Aloha is so riddled with holes in plot and character development, if it were a tarmac it would be impossible for a plane to take off… Emma Stone’s character Ng suffers the most. Within hours of introducing herself to her subject Gilcrest, to whom she has been assigned, the captain seems to be coming on to him.  At the very least this is very unprofessional behavior, if not conduct unbecoming to an officer.  As a a women who is supposedly a fighter pilot and young captain, she would have to be hypersensitive to how a choice like that would potentially derail her career.

Their romance has no real foundation.  Gilcrest doesn’t even really like her.  And then… all of the sudden… he does. 

Examples like that one abound in Aloha, although spoilers preclude me from listing them here.  Arguably, the most glaring of the whole story is the reaction of Tracy’s daughter to something that happens in the penultimate scene of the film.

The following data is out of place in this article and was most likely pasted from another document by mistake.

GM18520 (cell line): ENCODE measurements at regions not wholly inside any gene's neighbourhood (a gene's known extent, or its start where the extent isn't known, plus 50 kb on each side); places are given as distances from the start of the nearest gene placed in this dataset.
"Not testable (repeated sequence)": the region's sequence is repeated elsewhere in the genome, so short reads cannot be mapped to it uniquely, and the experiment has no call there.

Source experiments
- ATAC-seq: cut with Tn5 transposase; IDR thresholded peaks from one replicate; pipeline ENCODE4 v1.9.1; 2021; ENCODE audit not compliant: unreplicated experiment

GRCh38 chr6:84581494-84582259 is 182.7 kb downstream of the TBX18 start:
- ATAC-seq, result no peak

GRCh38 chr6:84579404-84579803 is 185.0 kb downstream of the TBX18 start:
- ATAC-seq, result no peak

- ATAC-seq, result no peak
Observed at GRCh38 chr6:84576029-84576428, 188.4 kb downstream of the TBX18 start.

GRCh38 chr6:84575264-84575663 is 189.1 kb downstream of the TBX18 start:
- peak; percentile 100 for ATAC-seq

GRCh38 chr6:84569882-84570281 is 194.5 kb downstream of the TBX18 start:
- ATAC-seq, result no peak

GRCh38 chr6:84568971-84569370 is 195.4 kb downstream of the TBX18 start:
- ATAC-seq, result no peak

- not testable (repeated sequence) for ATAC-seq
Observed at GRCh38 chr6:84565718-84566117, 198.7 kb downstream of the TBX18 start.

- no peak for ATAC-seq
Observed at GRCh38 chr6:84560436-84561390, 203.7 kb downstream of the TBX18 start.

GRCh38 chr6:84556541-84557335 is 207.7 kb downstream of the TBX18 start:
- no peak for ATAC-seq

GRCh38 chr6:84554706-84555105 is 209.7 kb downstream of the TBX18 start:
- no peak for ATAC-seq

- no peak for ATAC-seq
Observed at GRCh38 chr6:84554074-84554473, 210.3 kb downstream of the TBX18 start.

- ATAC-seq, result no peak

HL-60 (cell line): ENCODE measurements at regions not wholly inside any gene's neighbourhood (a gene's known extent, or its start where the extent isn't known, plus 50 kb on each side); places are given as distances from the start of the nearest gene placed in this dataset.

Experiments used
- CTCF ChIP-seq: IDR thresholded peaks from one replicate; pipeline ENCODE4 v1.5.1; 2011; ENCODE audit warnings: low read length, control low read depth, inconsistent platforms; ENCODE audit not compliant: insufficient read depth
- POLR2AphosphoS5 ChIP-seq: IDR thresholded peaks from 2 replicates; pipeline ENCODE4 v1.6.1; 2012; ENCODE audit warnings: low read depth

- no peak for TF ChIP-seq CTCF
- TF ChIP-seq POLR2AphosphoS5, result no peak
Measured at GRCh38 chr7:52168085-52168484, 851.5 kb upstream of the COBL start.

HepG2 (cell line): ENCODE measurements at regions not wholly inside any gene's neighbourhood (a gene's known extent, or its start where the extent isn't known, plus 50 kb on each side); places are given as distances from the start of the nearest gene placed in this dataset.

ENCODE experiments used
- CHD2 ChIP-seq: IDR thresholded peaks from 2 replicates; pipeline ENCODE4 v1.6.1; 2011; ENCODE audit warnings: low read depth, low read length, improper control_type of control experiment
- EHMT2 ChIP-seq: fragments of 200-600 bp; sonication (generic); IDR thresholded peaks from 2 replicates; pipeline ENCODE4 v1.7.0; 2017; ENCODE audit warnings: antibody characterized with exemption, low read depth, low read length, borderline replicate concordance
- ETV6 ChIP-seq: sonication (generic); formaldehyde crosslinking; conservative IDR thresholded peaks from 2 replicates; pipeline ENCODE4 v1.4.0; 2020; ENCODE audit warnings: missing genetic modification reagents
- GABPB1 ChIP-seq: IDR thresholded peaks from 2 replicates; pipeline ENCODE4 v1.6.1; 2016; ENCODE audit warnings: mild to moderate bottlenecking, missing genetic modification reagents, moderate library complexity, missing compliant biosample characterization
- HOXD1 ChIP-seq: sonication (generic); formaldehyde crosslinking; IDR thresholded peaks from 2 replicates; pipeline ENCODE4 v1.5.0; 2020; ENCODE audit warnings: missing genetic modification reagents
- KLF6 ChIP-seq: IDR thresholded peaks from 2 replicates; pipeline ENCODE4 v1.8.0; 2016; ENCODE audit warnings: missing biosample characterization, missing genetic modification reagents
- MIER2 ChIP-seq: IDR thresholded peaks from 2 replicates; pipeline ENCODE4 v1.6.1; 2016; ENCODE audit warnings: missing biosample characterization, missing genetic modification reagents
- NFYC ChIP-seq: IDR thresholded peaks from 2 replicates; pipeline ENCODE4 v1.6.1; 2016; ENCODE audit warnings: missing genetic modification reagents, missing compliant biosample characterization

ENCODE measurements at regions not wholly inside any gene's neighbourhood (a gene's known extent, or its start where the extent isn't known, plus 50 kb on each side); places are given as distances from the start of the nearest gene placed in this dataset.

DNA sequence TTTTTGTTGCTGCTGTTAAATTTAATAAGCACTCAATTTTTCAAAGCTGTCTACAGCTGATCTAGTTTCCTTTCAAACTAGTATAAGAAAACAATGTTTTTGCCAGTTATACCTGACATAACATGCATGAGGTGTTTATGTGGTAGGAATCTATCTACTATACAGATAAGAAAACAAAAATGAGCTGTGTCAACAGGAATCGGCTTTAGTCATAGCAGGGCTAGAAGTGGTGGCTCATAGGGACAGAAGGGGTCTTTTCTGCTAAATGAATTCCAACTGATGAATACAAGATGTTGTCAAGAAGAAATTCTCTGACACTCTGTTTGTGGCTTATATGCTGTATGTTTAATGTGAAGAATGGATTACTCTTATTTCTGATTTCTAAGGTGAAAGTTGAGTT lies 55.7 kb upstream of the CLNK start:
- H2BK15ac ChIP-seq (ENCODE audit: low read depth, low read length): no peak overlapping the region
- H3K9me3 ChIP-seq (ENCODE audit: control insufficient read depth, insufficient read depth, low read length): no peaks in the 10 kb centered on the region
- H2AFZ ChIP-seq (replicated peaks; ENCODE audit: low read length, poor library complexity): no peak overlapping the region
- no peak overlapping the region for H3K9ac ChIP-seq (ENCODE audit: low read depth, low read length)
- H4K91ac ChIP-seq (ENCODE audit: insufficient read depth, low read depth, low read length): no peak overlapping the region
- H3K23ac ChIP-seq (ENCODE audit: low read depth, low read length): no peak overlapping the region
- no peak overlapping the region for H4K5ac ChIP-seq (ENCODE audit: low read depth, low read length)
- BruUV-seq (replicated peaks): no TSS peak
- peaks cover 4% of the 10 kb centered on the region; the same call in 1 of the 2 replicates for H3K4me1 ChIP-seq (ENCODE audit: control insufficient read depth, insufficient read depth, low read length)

There are also numerous elements of the story that are confusing or unbelievable, to the extent that the audience loses interest or connection with the plot’s forward movement.  When that happens, Aloha wilts faster than a plumeria lei left in the hot sun. 

Those outside of Hollywood or choosing to ignore emails leaked from Sony Pictures would have no idea Aloha has had problems for over a year now.  I have only read the full emails this morning, in which Amy Pascal, former head of Sony pictures, said aspects of the film were confusing, the script had unfixable problem, and the film didn’t get positive responses from those with above a high school education.  Ouch!